What Defines Autism Spectrum Disorder?
Autism spectrum disorder, or ASD, refers to a range of neurodevelopmental disorders including autism disorder, Asperger’s syndrome, and pervasive developmental disorder — not otherwise specified (PDD-NOS). Autism spectrum disorder is characterized by symptoms such as experiencing difficulties with both verbal and nonverbal communication, facing challenges with social interaction, and exhibiting repetitive patterns of behavior. According to the National Institute of Mental Health, autism is defined as a “spectrum” disorder due to the vast differences in severity and specific symptoms individuals with ASD will encounter.
Some common symptoms of autism include, but are not limited to:
- Delayed development of speech in early years
- Difficulties understanding some social cues, like facial expressions, eye contact, body language, or gestures
- Excessive fixation on specific objects, interests, or activities
- Speaking in an unusual tone, such as a sing-song or monotone voice
- Repeating specific phrases or dialogue
- Challenges with making and/or maintaining relationships
- Showing distress or throwing tantrums in new or overwhelming situations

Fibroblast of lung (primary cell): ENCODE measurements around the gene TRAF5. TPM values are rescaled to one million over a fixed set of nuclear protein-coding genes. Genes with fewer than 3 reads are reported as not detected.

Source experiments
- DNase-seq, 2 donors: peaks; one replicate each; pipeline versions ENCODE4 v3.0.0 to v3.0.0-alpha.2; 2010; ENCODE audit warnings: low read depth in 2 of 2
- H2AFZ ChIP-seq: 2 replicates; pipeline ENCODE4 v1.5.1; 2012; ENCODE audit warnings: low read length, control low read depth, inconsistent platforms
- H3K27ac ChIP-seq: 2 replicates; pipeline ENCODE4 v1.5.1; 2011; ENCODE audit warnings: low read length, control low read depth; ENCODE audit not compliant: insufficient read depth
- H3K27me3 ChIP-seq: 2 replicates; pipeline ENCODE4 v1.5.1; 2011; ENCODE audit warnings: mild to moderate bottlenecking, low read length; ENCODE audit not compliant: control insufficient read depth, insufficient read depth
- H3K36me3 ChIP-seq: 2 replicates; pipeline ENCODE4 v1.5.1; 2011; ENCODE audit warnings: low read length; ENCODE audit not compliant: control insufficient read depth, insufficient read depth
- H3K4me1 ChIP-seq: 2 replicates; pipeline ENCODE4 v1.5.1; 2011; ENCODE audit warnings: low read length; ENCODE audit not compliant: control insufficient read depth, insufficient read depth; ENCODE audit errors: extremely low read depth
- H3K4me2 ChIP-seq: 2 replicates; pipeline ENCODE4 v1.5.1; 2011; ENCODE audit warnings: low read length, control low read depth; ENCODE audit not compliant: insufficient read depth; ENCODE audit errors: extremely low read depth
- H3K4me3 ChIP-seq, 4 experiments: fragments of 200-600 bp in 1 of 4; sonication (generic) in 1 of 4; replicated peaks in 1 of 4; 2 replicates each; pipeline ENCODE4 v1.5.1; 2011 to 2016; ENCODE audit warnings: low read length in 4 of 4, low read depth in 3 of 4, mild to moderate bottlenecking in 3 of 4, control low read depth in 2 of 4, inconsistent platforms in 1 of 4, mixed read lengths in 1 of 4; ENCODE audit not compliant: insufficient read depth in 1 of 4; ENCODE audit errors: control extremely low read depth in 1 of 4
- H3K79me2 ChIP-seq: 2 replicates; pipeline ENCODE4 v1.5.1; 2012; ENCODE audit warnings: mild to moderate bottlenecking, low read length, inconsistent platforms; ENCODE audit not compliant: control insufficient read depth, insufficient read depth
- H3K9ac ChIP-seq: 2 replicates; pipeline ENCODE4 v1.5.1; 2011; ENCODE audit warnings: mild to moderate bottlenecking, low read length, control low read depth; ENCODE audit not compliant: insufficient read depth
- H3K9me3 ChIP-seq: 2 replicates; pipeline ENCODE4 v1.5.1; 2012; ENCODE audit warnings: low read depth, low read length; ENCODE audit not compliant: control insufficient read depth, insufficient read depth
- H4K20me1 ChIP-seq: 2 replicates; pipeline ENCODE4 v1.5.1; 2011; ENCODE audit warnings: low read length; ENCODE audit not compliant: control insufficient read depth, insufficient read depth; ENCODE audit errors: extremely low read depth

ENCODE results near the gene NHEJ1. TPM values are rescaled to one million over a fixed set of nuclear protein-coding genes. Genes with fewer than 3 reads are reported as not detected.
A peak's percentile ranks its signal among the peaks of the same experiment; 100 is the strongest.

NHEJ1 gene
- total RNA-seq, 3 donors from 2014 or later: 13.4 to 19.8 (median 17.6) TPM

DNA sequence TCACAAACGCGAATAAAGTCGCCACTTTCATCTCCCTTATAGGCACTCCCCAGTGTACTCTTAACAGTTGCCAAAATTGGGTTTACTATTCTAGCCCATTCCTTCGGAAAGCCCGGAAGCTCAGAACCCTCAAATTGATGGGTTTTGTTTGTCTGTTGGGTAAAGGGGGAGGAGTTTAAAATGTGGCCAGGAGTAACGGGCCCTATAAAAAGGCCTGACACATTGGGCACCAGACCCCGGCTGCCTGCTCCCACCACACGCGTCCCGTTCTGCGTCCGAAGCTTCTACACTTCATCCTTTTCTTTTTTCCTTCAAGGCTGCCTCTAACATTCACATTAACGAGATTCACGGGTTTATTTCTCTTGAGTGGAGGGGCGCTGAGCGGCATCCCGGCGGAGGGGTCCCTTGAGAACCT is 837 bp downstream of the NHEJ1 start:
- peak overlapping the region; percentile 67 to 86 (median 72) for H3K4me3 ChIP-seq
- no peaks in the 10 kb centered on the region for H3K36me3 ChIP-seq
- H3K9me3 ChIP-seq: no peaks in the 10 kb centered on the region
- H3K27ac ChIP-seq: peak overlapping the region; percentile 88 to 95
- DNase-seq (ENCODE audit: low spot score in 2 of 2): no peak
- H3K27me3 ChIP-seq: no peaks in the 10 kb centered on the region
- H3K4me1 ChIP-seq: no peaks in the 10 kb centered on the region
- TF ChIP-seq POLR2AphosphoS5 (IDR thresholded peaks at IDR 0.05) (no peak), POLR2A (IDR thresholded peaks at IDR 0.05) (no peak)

What Causes Autism Spectrum Disorder?
There is no exclusive risk factor determined to cause ASD, according to the Environmental Protection Agency, although it is proposed that autism may be caused due to a mixture of environmental and genetic factors. Some research findings suggest that environmental risks may present a greater chance of developing ASD, as cases of autism continue to see a rising trend in prevalence that the EPA states cannot be explained by genetic factors alone.
How Can Autism Spectrum Disorder Be Treated?
Although there is no known cure for autism spectrum disorder, symptoms can greatly improve with early diagnosis and treatment, according to the American Psychiatric Association. Because ASD affects such areas as speech and behavior, intervening early can significantly benefit a child’s development during their formative years. Some therapies that can help those with ASD include applied behavioral analysis (ABA) among other behavioral modification techniques, speech and language therapy, occupational therapy, and more.
Children do not typically outgrow autism, and in fact are often at a higher risk of developing comorbid disorders such as ADHD, depression, or anxiety later in life. Continuing treatment throughout adolescence and adulthood can be particularly beneficial for individuals as they grow and adjust to different stages of life.
If you or a loved one experience symptoms of ASD and are seeking treatment or a professional diagnosis, Pandora’s House Psychiatry is here for you. Located in Farmersville, Texas, we are dedicated to serving our Collin County community with diligent psychiatric care delivered with sensitivity, understanding, and trust. At Pandora’s House, we strive to increase access to mental health care and raise awareness of the many benefits of treatment. To make an appointment, call us today at (972)784-3064 or visit us online.